4 Biggest Legal Mistakes Physicians Make After They Are Terminated

As a physician, the last thing on your mind is contract termination. However, no field is free from downsizing. Physicians that have had their contracts terminated either due to company insolvency or problems with their performance nonetheless have a few legal steps to follow. Surprisingly, getting terminated as a physician is a lot different than losing any other type of job. Whereas many people in other fields are able to get a recommendation letter for a new position or just move on, physicians have a few extra steps to take before they can make a clean break.

Top 4 Legal Mistakes That Physicians Must Avoid

We have compiled some of the biggest legal mistakes physicians make post-termination, so you can avoid them. 

Not Reading the Fine Print

Termination can be unsettling for both the physician and the employer. The biggest mistake many physicians make legally the following termination is not reading the fine print of their contracts. Following termination, a physician has both obligations and rights that are governed by the contract signed upon hire. In some cases, being terminated and transitioning to another place of work is also governed by state and federal healthcare regulatory laws and regulations. By not staying abreast of what’s contained within the contract, it is easy to fall into legal trouble post-termination.

Ignoring Contractual Rights and Obligations

Physicians, like most people, will turn their attention toward their future following a termination. This may be as simple as finding a new job or as drastic as moving to another city. However, ignoring contractual rights and obligations is one of the most common legal mistakes physicians make following a termination. In many cases, physicians are due certain benefits following their termination. This can be as simple as transitioning their health insurance and retirement plan to cashing out their bonus compensation. In some cases, physicians are required to secure their own “tail” insurance coverage during their departure. Of course, there are non-compete, non-solicitation, and nondisclosure clauses to consider as well.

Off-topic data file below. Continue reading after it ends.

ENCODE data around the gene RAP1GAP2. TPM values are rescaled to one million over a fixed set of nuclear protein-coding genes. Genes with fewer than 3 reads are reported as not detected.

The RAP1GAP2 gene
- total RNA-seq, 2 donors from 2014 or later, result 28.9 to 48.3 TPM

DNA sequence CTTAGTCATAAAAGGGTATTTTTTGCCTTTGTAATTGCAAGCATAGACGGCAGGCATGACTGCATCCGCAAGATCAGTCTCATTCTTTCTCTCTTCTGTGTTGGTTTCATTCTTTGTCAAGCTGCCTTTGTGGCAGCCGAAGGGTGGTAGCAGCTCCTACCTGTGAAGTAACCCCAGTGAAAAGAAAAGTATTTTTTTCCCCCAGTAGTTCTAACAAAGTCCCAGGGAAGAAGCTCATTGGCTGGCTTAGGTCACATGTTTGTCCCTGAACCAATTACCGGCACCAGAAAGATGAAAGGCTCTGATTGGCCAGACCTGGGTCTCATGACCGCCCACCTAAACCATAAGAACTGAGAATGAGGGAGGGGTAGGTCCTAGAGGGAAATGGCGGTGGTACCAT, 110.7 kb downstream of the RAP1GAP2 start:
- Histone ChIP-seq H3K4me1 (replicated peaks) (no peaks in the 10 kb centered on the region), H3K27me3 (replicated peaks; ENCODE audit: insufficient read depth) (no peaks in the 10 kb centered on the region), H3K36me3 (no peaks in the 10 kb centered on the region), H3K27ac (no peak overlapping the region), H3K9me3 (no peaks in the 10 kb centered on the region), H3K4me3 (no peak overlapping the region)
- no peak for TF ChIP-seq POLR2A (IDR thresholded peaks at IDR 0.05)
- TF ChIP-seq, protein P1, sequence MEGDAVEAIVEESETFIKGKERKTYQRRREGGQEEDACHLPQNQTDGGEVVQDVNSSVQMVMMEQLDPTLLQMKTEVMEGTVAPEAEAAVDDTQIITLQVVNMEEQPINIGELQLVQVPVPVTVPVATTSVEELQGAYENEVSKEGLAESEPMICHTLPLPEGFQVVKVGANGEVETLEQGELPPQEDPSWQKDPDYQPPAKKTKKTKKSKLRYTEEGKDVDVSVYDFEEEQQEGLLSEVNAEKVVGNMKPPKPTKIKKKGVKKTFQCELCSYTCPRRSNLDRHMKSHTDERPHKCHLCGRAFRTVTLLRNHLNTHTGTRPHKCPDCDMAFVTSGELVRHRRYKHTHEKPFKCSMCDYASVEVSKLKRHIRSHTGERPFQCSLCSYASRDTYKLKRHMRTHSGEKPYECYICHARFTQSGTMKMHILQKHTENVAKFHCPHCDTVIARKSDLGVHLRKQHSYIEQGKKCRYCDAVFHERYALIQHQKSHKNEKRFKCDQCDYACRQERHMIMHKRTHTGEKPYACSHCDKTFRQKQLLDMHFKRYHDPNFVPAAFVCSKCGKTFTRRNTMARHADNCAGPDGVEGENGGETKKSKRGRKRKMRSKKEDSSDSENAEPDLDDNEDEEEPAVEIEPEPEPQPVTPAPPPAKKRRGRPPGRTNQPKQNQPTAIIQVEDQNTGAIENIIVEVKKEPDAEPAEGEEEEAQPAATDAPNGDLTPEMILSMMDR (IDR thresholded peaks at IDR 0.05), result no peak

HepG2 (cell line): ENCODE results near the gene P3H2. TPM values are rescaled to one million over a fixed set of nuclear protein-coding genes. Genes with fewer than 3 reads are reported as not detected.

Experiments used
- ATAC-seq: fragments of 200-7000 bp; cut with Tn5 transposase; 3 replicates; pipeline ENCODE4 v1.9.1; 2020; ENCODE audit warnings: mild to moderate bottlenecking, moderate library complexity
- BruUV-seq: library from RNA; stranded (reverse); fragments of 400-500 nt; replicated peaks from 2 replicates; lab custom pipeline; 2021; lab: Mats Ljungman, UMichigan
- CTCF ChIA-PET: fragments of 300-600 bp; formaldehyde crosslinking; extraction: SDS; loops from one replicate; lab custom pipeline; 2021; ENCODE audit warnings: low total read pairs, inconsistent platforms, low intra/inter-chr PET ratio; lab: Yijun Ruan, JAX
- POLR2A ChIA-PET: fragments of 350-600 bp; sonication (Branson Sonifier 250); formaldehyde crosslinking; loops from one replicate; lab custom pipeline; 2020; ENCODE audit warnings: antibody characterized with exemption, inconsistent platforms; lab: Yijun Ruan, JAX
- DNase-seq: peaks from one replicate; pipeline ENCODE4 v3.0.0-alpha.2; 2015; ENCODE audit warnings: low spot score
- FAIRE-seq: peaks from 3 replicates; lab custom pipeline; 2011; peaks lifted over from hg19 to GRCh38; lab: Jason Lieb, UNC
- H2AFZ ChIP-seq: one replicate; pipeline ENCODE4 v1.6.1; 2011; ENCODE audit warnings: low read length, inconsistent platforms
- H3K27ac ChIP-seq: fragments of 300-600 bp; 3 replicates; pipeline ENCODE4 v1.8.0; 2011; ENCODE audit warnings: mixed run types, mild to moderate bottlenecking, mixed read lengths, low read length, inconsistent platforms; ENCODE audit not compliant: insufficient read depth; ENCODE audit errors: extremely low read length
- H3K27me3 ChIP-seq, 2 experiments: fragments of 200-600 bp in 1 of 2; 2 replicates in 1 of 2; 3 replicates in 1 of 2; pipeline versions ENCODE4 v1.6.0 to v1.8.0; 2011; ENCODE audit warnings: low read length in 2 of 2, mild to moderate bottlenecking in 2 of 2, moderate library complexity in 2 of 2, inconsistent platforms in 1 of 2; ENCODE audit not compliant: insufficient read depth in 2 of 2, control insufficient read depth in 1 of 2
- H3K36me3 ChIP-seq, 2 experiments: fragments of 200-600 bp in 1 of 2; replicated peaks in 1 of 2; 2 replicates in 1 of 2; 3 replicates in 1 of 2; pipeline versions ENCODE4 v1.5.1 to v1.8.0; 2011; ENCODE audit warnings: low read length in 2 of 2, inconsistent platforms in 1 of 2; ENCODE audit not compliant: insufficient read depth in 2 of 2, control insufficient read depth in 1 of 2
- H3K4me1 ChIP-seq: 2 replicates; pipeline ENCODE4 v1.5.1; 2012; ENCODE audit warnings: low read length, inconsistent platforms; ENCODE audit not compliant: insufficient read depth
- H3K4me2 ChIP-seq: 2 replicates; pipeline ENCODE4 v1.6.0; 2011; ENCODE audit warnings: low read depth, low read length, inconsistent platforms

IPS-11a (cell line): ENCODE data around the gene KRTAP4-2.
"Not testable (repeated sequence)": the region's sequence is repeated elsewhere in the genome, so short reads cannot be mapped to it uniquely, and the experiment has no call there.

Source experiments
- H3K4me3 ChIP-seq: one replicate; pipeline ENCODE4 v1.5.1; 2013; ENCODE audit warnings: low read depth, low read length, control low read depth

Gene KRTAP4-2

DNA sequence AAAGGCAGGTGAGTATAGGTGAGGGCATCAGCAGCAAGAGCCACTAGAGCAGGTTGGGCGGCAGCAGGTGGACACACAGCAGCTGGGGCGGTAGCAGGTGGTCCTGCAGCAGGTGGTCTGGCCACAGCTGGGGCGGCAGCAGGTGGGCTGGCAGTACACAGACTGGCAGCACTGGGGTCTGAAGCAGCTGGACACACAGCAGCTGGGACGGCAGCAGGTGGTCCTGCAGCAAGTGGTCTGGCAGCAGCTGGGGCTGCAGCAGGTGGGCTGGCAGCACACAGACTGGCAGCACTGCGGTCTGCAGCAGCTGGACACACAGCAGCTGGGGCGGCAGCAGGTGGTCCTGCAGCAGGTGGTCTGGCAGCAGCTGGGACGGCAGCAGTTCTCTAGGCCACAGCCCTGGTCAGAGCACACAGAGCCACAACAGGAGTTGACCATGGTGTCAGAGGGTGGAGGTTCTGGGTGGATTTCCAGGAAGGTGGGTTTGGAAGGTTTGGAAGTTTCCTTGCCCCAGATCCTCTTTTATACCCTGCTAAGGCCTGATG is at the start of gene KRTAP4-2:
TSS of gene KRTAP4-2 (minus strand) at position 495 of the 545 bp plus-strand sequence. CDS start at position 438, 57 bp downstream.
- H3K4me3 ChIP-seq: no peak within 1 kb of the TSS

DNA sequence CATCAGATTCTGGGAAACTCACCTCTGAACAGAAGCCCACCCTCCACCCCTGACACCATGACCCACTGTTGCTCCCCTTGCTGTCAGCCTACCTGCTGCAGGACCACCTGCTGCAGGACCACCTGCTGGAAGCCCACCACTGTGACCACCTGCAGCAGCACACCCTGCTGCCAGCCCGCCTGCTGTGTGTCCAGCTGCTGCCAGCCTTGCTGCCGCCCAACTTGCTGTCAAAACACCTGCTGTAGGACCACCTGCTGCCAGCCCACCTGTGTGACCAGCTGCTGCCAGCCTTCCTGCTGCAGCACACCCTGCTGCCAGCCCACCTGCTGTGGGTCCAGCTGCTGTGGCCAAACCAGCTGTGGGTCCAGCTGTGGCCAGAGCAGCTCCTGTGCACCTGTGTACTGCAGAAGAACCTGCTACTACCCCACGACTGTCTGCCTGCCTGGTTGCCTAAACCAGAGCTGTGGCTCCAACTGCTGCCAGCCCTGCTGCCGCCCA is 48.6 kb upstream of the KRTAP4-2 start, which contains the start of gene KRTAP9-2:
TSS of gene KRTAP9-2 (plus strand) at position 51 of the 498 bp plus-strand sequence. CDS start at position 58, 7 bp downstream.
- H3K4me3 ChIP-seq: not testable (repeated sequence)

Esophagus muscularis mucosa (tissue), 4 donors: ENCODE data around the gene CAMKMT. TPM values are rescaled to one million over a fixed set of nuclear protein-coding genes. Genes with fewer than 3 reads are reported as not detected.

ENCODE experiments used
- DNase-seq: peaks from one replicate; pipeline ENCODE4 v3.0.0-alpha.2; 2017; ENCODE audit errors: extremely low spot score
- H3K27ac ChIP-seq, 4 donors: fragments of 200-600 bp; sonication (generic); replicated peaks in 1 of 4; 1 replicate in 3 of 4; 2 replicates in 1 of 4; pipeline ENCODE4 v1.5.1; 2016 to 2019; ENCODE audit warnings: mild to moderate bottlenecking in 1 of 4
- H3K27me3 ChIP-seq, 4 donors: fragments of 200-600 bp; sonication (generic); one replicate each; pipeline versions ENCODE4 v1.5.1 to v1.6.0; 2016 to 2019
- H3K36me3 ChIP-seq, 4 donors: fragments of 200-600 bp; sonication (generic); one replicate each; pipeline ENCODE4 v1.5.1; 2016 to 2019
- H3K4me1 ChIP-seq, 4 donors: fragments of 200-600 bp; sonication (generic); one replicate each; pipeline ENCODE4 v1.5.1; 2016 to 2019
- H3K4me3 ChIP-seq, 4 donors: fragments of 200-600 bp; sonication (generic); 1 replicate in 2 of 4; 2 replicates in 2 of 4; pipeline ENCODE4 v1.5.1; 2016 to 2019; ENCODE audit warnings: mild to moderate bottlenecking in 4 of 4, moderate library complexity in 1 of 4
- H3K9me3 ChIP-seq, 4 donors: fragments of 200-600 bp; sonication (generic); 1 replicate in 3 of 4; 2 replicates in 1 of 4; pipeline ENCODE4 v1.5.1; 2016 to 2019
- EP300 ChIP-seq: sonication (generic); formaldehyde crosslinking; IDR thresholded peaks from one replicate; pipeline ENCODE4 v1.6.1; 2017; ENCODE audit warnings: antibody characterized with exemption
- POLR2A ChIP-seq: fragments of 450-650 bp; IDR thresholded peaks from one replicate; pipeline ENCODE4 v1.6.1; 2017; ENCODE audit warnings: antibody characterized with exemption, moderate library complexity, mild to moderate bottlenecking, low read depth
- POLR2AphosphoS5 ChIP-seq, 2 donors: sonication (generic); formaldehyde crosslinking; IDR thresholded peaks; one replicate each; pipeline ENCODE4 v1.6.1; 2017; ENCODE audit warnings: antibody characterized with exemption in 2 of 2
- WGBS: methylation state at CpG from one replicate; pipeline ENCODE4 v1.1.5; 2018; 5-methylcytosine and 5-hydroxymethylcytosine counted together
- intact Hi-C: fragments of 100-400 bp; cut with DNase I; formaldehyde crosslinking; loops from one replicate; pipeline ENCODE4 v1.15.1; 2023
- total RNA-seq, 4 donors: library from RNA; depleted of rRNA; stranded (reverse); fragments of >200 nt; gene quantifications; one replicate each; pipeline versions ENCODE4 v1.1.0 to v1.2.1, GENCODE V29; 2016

Waiting Too Long to Consult a Lawyer

When someone wants to open a business, typically they will consult a lawyer to ensure they are following the law within their state. The same is true for physicians. Employment and termination contracts can often be difficult to navigate, and consulting a lawyer prior to or during termination can prevent a world of legal issues. There are many duties, obligations, and rights that physicians may not fully grasp following termination which can lead to liabilities and other legal complications down the line. Certain rights within the employee contract expire after a certain time period, also, there are some obligations that may not be clear. Waiting too long to speak with a lawyer can result in a forfeiture of those rights and lead to contractual violations. 

Improper Handling of Patient Records

Most physicians are very careful with patient records. Following a termination, proper handling of the transition of those records is often overlooked. There are both state and federal regulations that must be followed in the letter. Also, most employment contracts have medical record ownership provisions. Too often physicians will retain files that should have been left behind, or there is a failure to properly inventory, transfer, and duplicate records which can result in record loss. State and federal laws have set time that records must be maintained, termination doesn’t circumvent these mandates.

Avoid Common Legal Pitfalls With Proper Post-termination Planning

In order to prevent legal complications following termination, it is important to keep these common mistakes in mind. Upon termination, it is important to seek the help of a legal professional trained in physician contracts. This will ensure that both employer and physician are able to smoothly transition following a termination.  


Naomi Olson [Website TwitterHeadshot]

I am a CFP® (Certified Financial Planner).

I have a severe phobia of bridges and dirty balance sheets.

Hobbies: blogging, meditation, and loving Bull Market (my dog).